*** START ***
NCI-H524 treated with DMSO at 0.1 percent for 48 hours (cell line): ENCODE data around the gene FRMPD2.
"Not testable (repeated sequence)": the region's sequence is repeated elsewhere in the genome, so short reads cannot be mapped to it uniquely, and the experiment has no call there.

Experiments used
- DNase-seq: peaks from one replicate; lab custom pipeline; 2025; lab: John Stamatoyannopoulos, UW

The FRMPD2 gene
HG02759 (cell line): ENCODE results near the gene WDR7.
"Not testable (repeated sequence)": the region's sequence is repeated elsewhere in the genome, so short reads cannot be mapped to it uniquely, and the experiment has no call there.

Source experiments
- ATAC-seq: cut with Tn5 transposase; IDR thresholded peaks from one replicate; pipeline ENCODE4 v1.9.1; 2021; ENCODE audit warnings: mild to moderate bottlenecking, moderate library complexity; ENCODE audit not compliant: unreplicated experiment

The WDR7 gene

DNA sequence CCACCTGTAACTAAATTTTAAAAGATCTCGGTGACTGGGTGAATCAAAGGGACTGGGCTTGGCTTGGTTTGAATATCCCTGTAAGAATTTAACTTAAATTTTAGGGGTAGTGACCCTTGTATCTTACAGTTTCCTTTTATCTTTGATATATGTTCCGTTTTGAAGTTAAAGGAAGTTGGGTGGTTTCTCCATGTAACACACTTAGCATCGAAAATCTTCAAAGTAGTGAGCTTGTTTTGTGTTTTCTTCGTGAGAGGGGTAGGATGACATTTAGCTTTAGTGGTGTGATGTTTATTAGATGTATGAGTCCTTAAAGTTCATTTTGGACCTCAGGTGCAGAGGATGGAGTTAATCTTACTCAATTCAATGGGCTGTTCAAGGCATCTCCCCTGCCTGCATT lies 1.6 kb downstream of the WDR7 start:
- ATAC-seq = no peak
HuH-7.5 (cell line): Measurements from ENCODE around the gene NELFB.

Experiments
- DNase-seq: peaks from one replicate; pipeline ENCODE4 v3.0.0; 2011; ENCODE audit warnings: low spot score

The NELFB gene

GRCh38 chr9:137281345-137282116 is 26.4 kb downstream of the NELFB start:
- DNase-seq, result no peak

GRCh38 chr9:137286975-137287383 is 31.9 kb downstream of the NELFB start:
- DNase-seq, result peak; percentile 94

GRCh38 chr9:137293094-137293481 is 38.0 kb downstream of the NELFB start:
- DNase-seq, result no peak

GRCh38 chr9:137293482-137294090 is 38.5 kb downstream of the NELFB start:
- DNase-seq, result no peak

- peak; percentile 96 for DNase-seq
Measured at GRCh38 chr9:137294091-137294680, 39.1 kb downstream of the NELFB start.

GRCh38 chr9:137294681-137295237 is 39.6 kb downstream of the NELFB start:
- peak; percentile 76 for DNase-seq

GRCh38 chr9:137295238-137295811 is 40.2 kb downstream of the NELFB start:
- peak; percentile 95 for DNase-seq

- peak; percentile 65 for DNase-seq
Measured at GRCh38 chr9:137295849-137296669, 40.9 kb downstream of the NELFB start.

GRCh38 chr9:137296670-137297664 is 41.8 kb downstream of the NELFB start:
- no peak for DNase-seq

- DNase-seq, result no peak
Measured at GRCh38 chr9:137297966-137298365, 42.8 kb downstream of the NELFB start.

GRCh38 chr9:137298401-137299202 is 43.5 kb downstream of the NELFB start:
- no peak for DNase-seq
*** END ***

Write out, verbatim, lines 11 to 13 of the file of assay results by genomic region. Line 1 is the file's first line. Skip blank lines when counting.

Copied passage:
DNA sequence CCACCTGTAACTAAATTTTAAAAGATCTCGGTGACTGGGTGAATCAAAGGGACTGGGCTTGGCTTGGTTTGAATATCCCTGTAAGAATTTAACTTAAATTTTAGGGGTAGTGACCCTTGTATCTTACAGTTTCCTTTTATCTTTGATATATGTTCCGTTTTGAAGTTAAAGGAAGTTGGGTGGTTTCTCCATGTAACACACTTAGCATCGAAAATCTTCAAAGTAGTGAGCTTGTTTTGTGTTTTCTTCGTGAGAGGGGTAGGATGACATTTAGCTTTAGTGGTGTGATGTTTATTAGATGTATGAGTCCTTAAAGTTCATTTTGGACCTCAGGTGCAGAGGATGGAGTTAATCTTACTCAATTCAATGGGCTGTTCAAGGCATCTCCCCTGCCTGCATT lies 1.6 kb downstream of the WDR7 start:
- ATAC-seq = no peak
HuH-7.5 (cell line): Measurements from ENCODE around the gene NELFB.